Controversial ‘Opportunity Scholarship’ issue gains new life; ‘it’s not trickery,’ Linehan says

By: - March 1, 2022 6:19 pm
Sen. Brewer

State Sen. Tom Brewer of Gordon (Courtesy of Unicameral Information Office)

LINCOLN — An issue thought to be dead for the 2022 session — providing state tax credits for donations to private school scholarships — has found a rare path to resurrection.

A so-called “Opportunity Scholarship” proposal from State Sen. Lou Ann Linehan of Elkhorn, which was blocked by a filibuster after it was introduced last year, failed again to advance in early January because of another filibuster from critics who called it a roundabout way to provide public funds to private schools.

Once a bill fails to overcome a filibuster, it is typically considered dead for the year.  

State Sen. Lou Ann Linehan
State Sen. Lou Ann Linehan of Elkhorn
(Courtesy of Unicameral Information Office)

Second bill introduced

But a week after Legislative Bill 364 stalled, Gordon Sen. Tom Brewer introduced his own Opportunity Scholarship proposal, LB 1237.

There is no prohibition on a second bill, on virtually the same subject, being debated in the same legislative session. So lawmakers may debate the idea for the third time in two years.

LB 1237, the new bill, was amended into another measure last week and voted out of the Legislature’s Revenue Committee on a 6-0 vote. The committee made LB 730, which now includes the Opportunity Scholarship proposal, a committee priority bill, which gives it a better chance of being debated.

Brewer said he reintroduced the idea because he hated to see the original bill go down in flames. He said his proposal, which is slightly different, might be more likely to win approval.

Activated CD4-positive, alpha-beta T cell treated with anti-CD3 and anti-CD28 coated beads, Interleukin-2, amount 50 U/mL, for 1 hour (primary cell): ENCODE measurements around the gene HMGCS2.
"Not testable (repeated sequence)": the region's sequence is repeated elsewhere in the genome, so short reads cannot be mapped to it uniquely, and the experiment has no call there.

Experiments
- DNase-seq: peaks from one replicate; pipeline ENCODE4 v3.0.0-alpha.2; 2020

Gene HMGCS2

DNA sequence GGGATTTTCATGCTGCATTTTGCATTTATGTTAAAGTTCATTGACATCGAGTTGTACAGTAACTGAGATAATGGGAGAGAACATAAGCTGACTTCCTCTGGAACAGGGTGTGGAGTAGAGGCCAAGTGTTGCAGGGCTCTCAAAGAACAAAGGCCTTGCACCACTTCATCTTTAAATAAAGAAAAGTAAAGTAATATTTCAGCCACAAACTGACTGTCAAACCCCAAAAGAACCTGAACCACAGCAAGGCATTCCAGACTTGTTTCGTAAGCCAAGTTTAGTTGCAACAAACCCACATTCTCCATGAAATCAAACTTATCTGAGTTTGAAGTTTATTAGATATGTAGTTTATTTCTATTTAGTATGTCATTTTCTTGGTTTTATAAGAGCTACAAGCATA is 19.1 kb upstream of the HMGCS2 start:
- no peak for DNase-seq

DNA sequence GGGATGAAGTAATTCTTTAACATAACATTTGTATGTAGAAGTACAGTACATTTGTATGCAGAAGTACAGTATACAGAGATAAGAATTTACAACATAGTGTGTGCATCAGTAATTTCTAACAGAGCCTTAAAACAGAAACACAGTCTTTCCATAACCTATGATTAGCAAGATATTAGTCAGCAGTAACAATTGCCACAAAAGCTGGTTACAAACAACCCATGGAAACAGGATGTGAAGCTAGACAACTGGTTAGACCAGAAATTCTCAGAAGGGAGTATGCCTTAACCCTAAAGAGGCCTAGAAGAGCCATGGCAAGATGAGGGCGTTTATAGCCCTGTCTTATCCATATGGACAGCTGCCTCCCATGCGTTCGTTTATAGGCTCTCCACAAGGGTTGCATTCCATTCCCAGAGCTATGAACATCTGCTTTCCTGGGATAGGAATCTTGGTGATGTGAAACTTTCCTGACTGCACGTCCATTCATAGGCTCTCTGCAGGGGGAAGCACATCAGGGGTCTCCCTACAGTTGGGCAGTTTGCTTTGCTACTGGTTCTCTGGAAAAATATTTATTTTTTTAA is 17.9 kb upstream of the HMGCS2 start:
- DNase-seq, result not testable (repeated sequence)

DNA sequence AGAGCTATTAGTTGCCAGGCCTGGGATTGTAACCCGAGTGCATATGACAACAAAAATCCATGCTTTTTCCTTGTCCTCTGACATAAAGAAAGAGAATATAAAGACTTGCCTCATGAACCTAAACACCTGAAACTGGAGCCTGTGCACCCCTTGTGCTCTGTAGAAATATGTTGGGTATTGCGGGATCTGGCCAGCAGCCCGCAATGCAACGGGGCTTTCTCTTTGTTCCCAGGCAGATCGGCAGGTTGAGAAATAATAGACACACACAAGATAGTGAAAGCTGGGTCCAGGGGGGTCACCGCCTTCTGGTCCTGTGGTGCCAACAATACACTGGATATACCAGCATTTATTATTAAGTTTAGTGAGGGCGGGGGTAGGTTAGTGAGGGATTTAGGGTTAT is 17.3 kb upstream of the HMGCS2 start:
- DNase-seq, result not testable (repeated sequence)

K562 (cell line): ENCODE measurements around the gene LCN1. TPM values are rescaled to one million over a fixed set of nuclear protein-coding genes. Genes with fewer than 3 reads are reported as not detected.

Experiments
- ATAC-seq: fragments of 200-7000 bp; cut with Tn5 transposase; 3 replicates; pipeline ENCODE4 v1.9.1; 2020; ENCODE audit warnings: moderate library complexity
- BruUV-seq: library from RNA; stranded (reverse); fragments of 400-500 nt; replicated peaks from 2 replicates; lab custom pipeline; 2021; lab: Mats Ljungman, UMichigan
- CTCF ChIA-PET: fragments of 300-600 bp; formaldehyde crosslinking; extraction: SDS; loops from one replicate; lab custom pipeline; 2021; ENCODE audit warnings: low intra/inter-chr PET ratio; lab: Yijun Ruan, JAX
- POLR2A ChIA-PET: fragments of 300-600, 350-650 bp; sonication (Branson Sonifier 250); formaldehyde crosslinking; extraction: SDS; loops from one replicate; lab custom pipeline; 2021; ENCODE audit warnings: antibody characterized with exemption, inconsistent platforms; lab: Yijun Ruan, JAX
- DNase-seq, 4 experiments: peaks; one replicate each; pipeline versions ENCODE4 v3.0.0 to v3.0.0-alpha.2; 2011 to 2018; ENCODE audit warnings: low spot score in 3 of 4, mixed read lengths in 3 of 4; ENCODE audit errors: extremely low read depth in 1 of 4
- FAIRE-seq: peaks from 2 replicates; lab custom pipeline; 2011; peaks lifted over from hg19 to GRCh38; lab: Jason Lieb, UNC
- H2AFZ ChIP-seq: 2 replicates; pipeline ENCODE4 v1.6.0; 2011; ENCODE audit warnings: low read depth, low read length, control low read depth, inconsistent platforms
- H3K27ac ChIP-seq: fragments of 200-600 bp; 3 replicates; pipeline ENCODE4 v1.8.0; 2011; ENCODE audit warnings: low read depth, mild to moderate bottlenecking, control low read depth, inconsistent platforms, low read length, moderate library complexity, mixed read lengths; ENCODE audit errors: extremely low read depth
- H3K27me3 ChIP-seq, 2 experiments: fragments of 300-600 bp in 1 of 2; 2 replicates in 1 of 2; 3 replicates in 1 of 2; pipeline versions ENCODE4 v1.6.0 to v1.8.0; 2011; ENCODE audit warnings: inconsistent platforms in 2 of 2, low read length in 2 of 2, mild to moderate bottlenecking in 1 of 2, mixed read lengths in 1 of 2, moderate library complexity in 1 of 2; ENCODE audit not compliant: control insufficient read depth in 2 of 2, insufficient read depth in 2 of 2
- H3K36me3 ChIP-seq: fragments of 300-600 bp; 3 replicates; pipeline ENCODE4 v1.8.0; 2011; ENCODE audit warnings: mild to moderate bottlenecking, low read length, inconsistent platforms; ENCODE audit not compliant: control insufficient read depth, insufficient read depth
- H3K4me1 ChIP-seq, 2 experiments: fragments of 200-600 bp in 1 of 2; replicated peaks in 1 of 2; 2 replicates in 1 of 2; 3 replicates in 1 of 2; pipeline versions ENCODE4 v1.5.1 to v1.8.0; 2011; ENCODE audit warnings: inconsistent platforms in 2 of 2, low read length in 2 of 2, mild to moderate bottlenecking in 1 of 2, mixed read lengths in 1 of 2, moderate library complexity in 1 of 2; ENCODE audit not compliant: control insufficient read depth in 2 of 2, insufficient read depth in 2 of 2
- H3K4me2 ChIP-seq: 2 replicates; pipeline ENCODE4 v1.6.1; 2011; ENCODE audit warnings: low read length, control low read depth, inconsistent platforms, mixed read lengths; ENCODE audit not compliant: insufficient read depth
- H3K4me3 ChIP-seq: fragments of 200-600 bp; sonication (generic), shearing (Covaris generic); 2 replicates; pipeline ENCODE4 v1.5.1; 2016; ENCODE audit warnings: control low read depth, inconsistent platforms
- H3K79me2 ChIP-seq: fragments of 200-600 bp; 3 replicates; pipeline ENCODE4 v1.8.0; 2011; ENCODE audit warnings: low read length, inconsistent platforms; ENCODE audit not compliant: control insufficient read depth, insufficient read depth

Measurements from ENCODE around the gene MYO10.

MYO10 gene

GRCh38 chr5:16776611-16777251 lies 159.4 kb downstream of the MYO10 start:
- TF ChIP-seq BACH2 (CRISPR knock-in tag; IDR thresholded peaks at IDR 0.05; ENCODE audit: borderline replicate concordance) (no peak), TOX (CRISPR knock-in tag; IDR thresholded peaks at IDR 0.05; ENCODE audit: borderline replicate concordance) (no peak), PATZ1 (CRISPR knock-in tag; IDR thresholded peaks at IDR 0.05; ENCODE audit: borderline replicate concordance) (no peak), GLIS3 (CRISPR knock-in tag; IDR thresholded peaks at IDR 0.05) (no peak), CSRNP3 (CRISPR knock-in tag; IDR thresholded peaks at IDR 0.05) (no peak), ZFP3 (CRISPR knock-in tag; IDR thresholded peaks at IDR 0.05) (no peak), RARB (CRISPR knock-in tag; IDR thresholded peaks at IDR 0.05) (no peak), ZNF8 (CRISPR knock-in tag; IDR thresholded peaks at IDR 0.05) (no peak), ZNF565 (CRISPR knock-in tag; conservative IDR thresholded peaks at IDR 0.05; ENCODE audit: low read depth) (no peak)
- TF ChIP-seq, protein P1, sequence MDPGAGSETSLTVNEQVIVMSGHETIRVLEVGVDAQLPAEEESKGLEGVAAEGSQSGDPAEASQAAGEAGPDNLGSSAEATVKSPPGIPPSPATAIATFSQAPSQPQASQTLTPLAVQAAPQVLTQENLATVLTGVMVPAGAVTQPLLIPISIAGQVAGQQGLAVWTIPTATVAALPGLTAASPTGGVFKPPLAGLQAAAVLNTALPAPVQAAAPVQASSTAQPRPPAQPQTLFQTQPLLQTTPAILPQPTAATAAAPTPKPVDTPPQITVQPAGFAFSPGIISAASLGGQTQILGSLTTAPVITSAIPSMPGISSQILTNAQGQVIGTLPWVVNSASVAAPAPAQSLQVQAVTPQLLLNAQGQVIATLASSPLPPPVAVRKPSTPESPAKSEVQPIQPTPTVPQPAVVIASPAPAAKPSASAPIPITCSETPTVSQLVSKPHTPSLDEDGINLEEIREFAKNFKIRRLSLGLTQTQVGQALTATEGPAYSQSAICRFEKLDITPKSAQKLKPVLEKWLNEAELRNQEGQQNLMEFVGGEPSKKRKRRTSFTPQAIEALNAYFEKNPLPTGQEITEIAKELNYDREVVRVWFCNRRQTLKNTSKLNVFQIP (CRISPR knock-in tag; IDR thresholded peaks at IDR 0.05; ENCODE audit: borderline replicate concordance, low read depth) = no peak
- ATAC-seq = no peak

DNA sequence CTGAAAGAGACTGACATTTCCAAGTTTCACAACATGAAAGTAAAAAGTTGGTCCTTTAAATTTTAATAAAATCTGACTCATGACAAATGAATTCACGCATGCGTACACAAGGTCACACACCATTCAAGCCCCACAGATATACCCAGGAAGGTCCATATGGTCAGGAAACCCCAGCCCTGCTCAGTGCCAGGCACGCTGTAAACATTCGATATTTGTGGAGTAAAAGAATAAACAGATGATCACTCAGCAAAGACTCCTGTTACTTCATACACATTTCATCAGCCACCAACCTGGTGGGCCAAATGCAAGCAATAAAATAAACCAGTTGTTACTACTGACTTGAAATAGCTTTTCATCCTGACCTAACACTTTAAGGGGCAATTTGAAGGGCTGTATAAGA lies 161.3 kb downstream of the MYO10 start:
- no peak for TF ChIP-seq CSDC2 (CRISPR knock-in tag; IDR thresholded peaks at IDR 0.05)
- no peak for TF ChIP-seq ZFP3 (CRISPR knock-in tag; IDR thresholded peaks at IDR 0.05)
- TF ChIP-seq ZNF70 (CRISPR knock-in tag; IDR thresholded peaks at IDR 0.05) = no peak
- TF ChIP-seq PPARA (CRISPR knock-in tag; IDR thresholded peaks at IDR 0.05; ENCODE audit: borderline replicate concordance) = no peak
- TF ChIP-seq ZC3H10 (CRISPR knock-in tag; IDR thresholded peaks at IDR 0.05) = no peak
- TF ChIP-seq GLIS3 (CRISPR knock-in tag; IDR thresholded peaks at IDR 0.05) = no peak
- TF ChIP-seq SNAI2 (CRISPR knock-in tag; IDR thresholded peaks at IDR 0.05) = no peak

His bill, unlike Linehan’s, would cap the tax credit available to an individual or corporation at $25,000. They are called “opportunity scholarship” measures because supporters believe that private schools offer a better opportunity for learning for some students.

“I just felt like it was an important enough issue that needed more discussion,” Brewer said of bringing the issue back. 

‘Not trickery’

Linehan said Tuesday she knows some colleagues are calling the unusual resurrection of the idea from the dead “trickery.”

“It’s not trickery,” said the senator, who has made opportunity scholarship bills her personal priority.

State Sen. Megan Hunt of Omaha
State Sen. Megan Hunt of Omaha (Courtesy of Unicameral Information Office)

Omaha Sen. Megan Hunt, one of the leaders of the filibuster that stopped the previous Opportunity Scholarship proposals, said that while she admired the persistence of Brewer, Linehan and other supporters of the idea, it is an issue that has been debated, and defeated, several times in the Legislature before.

“I think there is clearly not an appetite to approve funds to private schools that can legally discriminate against children,” said Hunt, a reference to her belief that private schools can discriminate against LGBT students.

Hunt added that a third debate over an issue that has already been debated and blocked twice in the past two years is not a good use of the Legislature’s time.

Christmas tree bill

Brewer said his bill might have a better chance of advancing, though he wonders if there will be enough time in the last 26 days of the 60-day session for a discussion, given the long debates anticipated over the budget and other controversial issues.

LB 1237 is paired with several other proposals in LB 730, a so-called “Christmas tree bill” because it has so many “ornaments,” or bills, in it. That might win more support for the multi-proposal measure, but it might also gain more opposition because a senator might not like all the ornaments.

The other measures amended into LB 730 include: a state income tax credit for contributions to early childhood education programs; a tax credit for companies that employ apprentices or trainees; and a renewal of tax credits for renovations of historic buildings, providers of child care services and beginning farmers.

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Paul Hammel
Paul Hammel

Senior Reporter Paul Hammel has covered the Nebraska Legislature and Nebraska state government for decades. A native of Ralston, Nebraska, he is vice president of the John G. Neihardt Foundation, a member of the Nebraska Hop Growers and a volunteer caretaker of Irvingdale Park in Lincoln.